Las Vegas, Nevada

Below is a photo I took while touring the Master Gardener Orchard – University of Nevada Cooperative Extension in Las Vegas.

Prickly Pear Cactus in Nevada
On the side of the Nevada University Greenhouse.

In search of anything green in Las Vegas besides Lantana and palm trees, I found myself on the outskirts of town.  I had no idea this was the Master Gardener facility.  Luckily, I was spying through the gate as a master gardener was arriving to do the daily watering.  I got to tour the garden with her as she watered. The prickly pear cactus plants stood out because they were sitting in the hot desert sun on the outside of the greenhouse.

Germany – Munich Botanical Gardens

Prickly Pear Cactus in German
Munich Botanical Garden in Germany

While visiting Germany with my husband we spend an afternoon at the Munich Botanical Garden.  It was a cold autumn day so we spent most of the day in the greenhouses. I can’t get over how many cacti they had including the prickly pear cactus.

Creative Fun Facts about the Prickly Pear Cactus
Munich Botanical Garden Greenhouse
Prickly Pear Cactus
Munich Germany

New Mexico

At a rest stop in New Mexico while sight-seeing on Rt. 66 the prickly pear cactus could be spotted growing wild.   Below are some of the photos from the rest stop area my husband and I stopped to enjoy the view and stretch our legs.  I actually got too close to the prickly pear cactus growing wild in some shade at the rest stop and it poked my foot.  I had to have my husband get the thorn out... OUCH!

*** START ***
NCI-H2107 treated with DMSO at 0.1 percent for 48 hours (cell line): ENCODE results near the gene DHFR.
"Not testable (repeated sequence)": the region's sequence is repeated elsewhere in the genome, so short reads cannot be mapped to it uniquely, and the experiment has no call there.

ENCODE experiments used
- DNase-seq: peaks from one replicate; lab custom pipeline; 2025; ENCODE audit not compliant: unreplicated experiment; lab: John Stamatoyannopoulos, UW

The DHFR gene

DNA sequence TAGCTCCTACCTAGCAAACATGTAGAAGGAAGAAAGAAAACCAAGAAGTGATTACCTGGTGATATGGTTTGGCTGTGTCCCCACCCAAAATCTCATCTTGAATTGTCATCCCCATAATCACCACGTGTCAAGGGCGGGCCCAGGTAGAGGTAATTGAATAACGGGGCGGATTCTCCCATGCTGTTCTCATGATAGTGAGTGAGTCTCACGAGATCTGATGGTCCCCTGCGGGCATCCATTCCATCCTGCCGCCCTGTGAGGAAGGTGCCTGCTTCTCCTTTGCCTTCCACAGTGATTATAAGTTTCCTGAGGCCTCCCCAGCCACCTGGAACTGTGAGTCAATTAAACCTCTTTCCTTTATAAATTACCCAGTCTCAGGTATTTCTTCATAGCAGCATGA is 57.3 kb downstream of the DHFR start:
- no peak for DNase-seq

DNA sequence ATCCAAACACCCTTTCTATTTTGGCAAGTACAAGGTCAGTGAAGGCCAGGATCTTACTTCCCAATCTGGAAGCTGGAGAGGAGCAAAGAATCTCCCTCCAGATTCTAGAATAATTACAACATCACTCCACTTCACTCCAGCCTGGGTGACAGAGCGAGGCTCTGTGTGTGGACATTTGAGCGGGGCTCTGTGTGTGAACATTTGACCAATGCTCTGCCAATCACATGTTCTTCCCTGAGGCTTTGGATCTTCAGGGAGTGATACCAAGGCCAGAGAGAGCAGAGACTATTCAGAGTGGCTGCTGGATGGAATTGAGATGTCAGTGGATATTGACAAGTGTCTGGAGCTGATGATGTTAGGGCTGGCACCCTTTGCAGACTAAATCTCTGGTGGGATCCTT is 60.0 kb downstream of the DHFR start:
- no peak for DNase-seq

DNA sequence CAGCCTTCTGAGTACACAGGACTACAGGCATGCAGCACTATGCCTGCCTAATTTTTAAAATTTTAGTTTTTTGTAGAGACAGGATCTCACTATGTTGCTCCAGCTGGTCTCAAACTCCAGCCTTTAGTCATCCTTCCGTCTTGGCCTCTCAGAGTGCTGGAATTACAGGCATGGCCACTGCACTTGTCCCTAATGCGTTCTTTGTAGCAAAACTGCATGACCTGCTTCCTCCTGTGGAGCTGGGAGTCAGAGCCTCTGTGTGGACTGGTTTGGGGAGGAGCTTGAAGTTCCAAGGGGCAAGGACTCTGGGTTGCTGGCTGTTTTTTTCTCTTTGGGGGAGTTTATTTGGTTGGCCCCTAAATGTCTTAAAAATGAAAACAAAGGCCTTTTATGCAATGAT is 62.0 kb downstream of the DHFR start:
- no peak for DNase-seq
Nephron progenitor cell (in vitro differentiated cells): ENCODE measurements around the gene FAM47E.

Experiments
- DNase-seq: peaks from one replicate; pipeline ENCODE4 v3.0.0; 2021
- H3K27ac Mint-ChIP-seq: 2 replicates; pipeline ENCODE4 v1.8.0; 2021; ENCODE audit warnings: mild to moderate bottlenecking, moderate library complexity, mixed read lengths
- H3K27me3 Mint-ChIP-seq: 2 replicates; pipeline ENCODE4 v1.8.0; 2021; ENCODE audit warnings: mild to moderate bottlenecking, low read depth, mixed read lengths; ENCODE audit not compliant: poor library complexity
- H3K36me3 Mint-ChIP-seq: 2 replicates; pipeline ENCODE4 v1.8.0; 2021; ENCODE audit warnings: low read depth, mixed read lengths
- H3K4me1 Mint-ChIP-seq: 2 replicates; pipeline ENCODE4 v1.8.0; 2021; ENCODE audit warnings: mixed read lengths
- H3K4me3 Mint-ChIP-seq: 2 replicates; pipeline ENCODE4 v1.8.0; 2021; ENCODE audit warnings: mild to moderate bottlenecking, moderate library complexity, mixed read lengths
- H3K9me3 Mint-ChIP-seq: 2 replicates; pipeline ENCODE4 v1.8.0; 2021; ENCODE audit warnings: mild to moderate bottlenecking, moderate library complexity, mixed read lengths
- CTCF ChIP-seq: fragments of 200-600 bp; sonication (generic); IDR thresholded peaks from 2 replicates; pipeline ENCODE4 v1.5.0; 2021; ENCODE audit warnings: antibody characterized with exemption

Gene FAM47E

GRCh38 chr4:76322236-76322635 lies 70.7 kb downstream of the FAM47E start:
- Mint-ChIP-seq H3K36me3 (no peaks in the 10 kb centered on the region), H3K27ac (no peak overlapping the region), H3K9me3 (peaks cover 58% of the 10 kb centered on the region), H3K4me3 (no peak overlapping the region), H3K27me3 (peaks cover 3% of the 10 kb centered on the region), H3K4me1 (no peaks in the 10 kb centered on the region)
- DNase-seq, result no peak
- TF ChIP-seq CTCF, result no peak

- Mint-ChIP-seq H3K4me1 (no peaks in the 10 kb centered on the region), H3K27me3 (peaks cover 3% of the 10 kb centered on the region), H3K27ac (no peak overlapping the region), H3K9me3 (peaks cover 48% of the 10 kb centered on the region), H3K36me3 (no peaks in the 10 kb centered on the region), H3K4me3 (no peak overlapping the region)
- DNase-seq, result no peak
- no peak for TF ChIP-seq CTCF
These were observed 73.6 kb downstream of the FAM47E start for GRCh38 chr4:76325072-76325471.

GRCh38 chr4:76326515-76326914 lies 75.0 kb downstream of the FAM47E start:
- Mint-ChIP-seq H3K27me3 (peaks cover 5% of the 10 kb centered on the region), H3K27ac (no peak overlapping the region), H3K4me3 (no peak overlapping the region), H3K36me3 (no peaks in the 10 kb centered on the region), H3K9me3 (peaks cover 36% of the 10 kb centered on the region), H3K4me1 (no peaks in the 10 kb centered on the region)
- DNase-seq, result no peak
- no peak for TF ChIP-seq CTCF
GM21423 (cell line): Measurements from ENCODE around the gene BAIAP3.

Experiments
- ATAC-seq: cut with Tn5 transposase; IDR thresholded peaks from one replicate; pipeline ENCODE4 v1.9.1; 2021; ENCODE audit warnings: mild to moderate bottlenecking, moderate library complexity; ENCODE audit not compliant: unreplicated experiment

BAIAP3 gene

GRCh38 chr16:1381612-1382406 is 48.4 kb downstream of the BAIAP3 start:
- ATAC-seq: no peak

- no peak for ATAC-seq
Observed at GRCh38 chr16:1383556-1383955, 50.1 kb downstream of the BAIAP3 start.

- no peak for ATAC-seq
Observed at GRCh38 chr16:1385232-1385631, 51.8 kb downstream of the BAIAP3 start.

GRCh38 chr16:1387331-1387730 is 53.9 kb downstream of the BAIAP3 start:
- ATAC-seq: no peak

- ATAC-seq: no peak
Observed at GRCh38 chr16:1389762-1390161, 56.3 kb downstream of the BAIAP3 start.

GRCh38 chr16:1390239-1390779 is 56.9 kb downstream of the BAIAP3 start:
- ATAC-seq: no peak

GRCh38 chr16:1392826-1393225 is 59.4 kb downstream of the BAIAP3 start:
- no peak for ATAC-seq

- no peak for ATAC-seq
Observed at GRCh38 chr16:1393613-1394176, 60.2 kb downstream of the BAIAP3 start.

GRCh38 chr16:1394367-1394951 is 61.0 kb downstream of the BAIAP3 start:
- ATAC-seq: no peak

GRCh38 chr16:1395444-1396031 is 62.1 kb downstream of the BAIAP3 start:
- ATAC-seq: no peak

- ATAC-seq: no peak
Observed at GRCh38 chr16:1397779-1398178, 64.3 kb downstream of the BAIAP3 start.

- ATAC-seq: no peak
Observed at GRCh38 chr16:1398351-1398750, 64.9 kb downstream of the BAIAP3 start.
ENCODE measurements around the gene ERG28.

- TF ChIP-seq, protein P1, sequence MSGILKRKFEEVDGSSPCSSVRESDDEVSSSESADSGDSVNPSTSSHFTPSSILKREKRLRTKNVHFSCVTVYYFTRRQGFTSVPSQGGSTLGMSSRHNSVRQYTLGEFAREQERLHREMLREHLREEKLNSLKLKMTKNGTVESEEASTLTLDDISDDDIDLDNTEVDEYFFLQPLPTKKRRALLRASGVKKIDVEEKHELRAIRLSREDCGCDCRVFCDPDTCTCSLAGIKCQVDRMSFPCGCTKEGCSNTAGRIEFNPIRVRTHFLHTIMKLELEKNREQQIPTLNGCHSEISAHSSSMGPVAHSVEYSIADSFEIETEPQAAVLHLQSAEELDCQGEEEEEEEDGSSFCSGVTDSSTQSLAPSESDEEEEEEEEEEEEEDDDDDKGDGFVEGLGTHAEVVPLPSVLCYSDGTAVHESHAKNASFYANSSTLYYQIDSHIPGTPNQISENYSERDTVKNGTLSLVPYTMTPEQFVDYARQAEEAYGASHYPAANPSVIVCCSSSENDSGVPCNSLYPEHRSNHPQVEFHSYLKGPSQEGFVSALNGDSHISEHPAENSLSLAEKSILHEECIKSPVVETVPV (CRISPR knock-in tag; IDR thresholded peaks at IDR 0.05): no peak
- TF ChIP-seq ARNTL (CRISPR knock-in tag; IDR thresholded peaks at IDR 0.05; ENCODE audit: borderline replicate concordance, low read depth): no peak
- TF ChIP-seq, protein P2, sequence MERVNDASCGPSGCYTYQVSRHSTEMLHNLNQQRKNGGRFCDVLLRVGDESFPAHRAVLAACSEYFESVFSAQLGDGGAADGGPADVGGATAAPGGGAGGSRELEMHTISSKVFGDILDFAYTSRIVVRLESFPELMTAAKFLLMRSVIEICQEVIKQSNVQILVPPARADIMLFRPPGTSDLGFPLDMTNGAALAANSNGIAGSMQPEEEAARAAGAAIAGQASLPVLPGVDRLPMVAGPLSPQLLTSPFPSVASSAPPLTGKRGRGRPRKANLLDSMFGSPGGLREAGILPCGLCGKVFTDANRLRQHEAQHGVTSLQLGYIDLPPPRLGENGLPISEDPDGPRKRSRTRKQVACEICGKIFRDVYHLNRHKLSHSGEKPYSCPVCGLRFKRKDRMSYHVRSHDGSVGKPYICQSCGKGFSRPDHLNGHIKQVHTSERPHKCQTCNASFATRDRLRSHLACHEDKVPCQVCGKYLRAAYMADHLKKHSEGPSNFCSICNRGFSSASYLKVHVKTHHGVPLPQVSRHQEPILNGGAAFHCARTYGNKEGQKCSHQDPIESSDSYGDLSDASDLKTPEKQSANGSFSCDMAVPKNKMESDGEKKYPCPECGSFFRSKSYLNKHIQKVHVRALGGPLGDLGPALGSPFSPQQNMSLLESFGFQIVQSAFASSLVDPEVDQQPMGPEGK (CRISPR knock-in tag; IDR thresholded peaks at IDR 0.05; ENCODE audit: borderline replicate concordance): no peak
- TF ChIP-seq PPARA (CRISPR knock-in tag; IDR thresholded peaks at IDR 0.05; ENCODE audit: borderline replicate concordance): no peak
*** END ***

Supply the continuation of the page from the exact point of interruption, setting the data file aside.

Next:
Let’s Connect

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Creative Fun Facts about the Prickly Pear Cactus
taking photos
Bren Haas out in the desert New Mexico

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Happy Creative Prickly Pear Cactus Growing (you got this),




4 thoughts on “Creative Fun Facts About The Prickly Pear Cactus”

  1. Since moving to Texas I have to admit I have a weakness for the prickly pear. It grows quickly, has gorgeous flowers and some years lots of fruits. I never remember seeing it growing in gardens in the north.

    • Thank you for stopping by my site Jenny. I love hearing about Texas gardens especially after spending some time down there last Spring. Amazing all the different things you can grow in that amazing state. I NEVER personally thought of growing cactus in Ohio until I got my cutting from the lLocal plant swap this past Spring. I was so excited to bring this home and give it a try in my dome. I have a piece of it outside to see if it will survive the winter. I’ll keep you posted! THis is a photo of my cactus pads I got from the swap. I am not sure why I had them floating in water in the dome but they really like it!

    • Thank you Lisa! I appreciate the feedback and I really need to share more photos of my trip to Munich Botanical. You would love the houseplants in the greenhouse. Happy Gardening.